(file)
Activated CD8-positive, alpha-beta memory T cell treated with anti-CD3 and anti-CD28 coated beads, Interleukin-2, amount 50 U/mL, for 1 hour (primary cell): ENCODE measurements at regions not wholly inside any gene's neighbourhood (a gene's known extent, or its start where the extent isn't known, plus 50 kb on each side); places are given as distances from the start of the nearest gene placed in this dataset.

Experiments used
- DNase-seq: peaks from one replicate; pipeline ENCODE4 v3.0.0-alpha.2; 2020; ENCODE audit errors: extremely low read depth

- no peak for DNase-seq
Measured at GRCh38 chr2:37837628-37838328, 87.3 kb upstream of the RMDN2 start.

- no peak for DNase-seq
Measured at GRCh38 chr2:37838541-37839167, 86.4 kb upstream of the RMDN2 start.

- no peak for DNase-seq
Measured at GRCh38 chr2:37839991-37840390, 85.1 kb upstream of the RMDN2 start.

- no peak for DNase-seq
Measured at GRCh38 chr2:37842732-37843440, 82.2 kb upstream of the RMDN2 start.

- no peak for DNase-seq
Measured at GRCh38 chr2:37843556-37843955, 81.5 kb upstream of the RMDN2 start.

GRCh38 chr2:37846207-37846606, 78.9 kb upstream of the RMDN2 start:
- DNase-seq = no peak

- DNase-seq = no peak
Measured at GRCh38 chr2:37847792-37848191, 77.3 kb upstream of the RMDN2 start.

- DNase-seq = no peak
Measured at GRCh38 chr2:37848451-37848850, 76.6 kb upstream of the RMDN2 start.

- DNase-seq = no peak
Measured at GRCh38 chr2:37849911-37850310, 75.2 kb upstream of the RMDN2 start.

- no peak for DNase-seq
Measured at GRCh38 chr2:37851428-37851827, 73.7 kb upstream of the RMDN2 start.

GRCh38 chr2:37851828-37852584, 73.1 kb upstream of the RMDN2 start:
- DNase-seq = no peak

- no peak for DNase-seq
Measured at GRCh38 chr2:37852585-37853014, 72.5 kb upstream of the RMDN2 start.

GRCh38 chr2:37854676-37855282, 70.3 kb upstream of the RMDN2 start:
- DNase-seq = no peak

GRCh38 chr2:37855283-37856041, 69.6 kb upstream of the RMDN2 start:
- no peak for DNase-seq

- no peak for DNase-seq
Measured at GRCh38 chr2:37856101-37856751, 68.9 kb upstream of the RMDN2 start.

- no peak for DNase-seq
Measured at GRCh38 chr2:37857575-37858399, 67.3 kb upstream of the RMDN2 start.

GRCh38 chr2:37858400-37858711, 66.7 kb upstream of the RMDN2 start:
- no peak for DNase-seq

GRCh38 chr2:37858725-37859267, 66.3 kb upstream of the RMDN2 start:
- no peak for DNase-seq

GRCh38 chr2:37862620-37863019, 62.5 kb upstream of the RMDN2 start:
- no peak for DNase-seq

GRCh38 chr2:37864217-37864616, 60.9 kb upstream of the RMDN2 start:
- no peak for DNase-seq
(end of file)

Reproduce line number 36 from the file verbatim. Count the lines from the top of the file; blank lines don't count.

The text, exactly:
GRCh38 chr2:37858400-37858711, 66.7 kb upstream of the RMDN2 start: